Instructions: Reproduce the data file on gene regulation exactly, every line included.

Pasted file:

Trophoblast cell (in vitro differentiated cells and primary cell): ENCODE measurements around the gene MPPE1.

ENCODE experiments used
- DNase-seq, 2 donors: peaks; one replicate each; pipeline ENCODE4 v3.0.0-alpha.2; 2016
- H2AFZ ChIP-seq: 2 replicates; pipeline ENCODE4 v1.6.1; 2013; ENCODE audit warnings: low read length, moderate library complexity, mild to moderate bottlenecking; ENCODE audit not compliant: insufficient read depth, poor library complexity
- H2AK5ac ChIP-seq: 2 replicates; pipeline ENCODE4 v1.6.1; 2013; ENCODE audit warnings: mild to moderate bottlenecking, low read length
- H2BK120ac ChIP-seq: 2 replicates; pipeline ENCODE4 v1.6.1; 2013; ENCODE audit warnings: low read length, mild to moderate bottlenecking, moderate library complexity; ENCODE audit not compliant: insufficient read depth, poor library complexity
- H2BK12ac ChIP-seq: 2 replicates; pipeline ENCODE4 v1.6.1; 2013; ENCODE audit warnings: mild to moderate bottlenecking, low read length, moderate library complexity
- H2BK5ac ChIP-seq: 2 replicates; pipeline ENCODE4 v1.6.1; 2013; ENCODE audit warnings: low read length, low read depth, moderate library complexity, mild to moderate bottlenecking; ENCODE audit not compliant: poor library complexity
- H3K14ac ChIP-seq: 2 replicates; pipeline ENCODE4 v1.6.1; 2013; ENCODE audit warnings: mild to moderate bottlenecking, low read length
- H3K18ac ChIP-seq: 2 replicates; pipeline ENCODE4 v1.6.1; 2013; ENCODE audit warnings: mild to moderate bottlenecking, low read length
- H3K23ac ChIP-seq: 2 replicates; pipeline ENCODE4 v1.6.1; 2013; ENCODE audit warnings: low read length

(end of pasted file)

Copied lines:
Trophoblast cell (in vitro differentiated cells and primary cell): ENCODE measurements around the gene MPPE1.

ENCODE experiments used
- DNase-seq, 2 donors: peaks; one replicate each; pipeline ENCODE4 v3.0.0-alpha.2; 2016
- H2AFZ ChIP-seq: 2 replicates; pipeline ENCODE4 v1.6.1; 2013; ENCODE audit warnings: low read length, moderate library complexity, mild to moderate bottlenecking; ENCODE audit not compliant: insufficient read depth, poor library complexity
- H2AK5ac ChIP-seq: 2 replicates; pipeline ENCODE4 v1.6.1; 2013; ENCODE audit warnings: mild to moderate bottlenecking, low read length
- H2BK120ac ChIP-seq: 2 replicates; pipeline ENCODE4 v1.6.1; 2013; ENCODE audit warnings: low read length, mild to moderate bottlenecking, moderate library complexity; ENCODE audit not compliant: insufficient read depth, poor library complexity
- H2BK12ac ChIP-seq: 2 replicates; pipeline ENCODE4 v1.6.1; 2013; ENCODE audit warnings: mild to moderate bottlenecking, low read length, moderate library complexity
- H2BK5ac ChIP-seq: 2 replicates; pipeline ENCODE4 v1.6.1; 2013; ENCODE audit warnings: low read length, low read depth, moderate library complexity, mild to moderate bottlenecking; ENCODE audit not compliant: poor library complexity
- H3K14ac ChIP-seq: 2 replicates; pipeline ENCODE4 v1.6.1; 2013; ENCODE audit warnings: mild to moderate bottlenecking, low read length
- H3K18ac ChIP-seq: 2 replicates; pipeline ENCODE4 v1.6.1; 2013; ENCODE audit warnings: mild to moderate bottlenecking, low read length
- H3K23ac ChIP-seq: 2 replicates; pipeline ENCODE4 v1.6.1; 2013; ENCODE audit warnings: low read length